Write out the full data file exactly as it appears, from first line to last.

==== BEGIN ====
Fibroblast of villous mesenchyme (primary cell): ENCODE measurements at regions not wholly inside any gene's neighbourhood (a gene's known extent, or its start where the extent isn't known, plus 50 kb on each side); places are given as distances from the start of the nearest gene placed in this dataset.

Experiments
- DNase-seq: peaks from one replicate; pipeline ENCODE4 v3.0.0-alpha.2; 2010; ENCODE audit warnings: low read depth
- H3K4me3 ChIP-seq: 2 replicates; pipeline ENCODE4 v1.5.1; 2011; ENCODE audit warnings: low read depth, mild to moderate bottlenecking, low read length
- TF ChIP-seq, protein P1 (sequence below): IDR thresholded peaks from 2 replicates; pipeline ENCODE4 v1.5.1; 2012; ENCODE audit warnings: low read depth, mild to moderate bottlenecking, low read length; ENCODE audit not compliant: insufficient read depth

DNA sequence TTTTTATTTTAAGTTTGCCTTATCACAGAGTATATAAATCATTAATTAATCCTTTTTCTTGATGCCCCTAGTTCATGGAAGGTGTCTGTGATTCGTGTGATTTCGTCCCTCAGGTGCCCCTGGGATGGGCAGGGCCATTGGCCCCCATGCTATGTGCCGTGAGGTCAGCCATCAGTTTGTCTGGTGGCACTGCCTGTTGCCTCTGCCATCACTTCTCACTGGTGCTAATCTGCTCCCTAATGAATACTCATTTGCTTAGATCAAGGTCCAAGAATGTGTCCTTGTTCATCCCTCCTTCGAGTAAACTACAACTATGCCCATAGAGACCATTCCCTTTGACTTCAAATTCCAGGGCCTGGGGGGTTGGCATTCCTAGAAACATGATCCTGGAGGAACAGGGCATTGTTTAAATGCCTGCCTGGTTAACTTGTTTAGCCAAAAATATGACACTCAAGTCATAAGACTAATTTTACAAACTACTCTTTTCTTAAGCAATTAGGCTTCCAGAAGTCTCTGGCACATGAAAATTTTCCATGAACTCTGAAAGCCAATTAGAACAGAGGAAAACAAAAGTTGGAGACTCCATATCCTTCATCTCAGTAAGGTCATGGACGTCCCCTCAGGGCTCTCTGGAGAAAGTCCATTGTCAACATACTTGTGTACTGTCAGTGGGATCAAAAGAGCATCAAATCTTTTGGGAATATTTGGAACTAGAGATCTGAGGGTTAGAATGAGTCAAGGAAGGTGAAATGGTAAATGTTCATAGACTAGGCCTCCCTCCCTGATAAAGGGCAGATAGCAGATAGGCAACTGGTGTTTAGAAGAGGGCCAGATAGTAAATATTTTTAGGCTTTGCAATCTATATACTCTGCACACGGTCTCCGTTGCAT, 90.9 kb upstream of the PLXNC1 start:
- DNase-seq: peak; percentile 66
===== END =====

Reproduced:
Fibroblast of villous mesenchyme (primary cell): ENCODE measurements at regions not wholly inside any gene's neighbourhood (a gene's known extent, or its start where the extent isn't known, plus 50 kb on each side); places are given as distances from the start of the nearest gene placed in this dataset.

Experiments
- DNase-seq: peaks from one replicate; pipeline ENCODE4 v3.0.0-alpha.2; 2010; ENCODE audit warnings: low read depth
- H3K4me3 ChIP-seq: 2 replicates; pipeline ENCODE4 v1.5.1; 2011; ENCODE audit warnings: low read depth, mild to moderate bottlenecking, low read length
- TF ChIP-seq, protein P1 (sequence below): IDR thresholded peaks from 2 replicates; pipeline ENCODE4 v1.5.1; 2012; ENCODE audit warnings: low read depth, mild to moderate bottlenecking, low read length; ENCODE audit not compliant: insufficient read depth

DNA sequence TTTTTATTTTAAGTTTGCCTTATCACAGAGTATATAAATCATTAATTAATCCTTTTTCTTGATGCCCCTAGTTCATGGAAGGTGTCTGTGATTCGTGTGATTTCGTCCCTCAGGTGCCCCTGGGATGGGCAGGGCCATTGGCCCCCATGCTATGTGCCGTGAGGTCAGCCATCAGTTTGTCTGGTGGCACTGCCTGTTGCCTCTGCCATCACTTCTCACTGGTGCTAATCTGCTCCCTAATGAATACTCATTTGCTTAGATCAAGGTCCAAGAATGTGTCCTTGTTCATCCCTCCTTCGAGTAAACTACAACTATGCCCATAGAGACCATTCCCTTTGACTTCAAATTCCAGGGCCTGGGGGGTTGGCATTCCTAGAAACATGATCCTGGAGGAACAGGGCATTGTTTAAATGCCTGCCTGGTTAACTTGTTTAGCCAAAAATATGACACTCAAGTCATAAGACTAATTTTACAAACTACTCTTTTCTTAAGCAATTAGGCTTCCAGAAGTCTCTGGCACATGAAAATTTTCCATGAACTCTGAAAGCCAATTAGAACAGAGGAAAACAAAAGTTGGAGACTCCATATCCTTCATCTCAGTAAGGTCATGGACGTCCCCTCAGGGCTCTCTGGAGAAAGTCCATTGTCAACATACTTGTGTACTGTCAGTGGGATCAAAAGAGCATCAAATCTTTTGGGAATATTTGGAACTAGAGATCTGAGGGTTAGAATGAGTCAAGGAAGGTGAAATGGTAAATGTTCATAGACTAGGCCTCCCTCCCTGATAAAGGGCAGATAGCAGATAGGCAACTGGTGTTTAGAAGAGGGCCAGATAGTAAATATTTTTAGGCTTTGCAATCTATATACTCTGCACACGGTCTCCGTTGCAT, 90.9 kb upstream of the PLXNC1 start:
- DNase-seq: peak; percentile 66